The new owners of Patisserie Valerie recently closed 14 more stores, suggesting its woes have not yet ended even after it was given a lifeline by the Irish private equity firm Causeway Capital following the UK café chain’s collapse in January.

Is Patisserie Valerie’s brand strong enough to survive?

Brand image has suffered from the revelations that ingredients had been changed to cheaper alternatives in the company’s recent financial meltdown. For what is supposed to be a premium bakery, this could prove extremely damaging.

Under its new management, Patisserie Valerie is attempting to turn its fortunes around. It recently launched its summer menu, revamping the ingredients of its patisserie and cake products with ‘higher quality’ ingredients and reinstating butter back into their pastries.

However, whilst this is certainly a good move by managing director Paolo Peretti, it is too little too late; the damage has already been done and consumers will not forget that Patisserie Valerie cuts corners on its products.

A 2016 GlobalData survey found that 60% of consumers are most influenced by high-quality ingredients when buying premium products, the highest of all factors surveyed. Future growth for the chain will, therefore, be stunted as consumers go to competitors for premium products which they perceive feature better quality ingredients.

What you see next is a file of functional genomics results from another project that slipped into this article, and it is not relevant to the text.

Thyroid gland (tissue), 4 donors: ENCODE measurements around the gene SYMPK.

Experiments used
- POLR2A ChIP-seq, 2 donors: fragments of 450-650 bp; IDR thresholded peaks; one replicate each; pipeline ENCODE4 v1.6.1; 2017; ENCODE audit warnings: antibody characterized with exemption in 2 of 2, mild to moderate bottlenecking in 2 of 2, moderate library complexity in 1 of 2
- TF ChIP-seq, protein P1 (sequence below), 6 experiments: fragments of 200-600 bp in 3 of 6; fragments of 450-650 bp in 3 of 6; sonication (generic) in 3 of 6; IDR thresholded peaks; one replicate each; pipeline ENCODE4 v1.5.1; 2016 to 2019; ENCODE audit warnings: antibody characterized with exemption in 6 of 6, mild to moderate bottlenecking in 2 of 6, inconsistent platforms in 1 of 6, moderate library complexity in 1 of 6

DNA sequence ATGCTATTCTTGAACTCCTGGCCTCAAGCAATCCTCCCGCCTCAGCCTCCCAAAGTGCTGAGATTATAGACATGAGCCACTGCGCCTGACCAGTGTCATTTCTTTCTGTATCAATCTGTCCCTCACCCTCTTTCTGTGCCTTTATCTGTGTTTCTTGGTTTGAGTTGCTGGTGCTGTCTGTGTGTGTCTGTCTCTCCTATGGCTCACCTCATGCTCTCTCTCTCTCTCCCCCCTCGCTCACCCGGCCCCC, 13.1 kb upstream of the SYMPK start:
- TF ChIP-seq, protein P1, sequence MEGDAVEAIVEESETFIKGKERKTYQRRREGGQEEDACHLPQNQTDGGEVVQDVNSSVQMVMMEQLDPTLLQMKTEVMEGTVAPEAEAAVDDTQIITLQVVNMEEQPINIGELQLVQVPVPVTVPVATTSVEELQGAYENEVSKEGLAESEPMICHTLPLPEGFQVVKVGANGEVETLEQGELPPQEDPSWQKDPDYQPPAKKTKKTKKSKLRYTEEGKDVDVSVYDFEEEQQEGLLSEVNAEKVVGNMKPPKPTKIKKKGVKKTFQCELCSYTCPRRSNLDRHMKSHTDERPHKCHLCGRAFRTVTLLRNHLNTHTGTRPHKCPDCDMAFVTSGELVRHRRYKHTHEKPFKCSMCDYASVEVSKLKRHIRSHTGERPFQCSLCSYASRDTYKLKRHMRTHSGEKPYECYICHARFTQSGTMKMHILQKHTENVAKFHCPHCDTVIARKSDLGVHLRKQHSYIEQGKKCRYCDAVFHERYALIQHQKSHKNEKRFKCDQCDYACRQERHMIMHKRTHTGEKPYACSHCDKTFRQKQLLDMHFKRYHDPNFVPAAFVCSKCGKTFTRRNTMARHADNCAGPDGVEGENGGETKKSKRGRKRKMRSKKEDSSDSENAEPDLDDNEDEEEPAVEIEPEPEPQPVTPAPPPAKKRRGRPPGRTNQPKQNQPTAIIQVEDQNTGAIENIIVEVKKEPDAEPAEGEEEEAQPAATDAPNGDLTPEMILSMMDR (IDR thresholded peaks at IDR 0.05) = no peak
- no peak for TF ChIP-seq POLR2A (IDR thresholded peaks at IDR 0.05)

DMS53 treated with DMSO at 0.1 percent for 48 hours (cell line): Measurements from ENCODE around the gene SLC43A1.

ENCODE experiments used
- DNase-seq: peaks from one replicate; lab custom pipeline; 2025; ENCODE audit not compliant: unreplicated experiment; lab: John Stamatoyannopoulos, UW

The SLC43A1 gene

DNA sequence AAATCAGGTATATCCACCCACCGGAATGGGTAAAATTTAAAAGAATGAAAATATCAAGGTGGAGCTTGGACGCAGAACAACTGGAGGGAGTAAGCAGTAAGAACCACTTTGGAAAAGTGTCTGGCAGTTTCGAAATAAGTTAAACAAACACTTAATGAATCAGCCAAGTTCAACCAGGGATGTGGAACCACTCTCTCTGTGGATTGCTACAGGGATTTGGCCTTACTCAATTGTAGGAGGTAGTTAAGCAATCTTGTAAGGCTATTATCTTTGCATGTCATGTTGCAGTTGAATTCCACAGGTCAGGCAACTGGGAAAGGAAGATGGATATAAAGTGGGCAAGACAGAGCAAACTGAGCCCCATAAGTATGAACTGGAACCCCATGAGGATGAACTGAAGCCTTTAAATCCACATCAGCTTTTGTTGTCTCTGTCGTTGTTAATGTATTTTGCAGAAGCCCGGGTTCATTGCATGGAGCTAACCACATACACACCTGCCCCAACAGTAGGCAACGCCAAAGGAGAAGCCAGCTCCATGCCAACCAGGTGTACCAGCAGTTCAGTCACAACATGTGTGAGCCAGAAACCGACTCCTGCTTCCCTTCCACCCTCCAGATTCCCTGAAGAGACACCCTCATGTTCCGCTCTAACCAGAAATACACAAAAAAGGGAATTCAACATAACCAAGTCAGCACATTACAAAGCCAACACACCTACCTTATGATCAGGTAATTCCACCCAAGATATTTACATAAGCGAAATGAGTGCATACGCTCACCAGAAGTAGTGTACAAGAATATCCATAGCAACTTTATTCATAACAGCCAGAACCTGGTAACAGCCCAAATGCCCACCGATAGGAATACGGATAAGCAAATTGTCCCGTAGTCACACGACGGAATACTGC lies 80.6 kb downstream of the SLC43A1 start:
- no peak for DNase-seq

The café’s involvement in major scandals over the past year began with the arrest of the finance director Chris Marsh for fraud in early 2019.

Since then new scandals continue to erupt, with a further 5 employees being arrested last month and questioned by police in connection with fraud at the company.

Moreover, Patisserie Valerie’s auditor Grant Thompson has just been named as the worst performer in the Financial Report Council’s review, with 26% of their audits being deemed unsatisfactory.

It was also revealed recently that due to financial mismanagement, the cafe’s former managers felt they had to cost cut to survive, leading to the decision to replace butter with margarine in its patisserie products to save money. This severely damaged the brand, losing its reputation as a high quality and authentic patisserie, a death sentence in a competitive industry with rivals such as Paul and Le Pain Quotidien.

Whilst Patisserie Valerie tries to overhaul its offerings; a tarnished brand that continues to feature in new scandals will severely hamper its recovery and could be its downfall.

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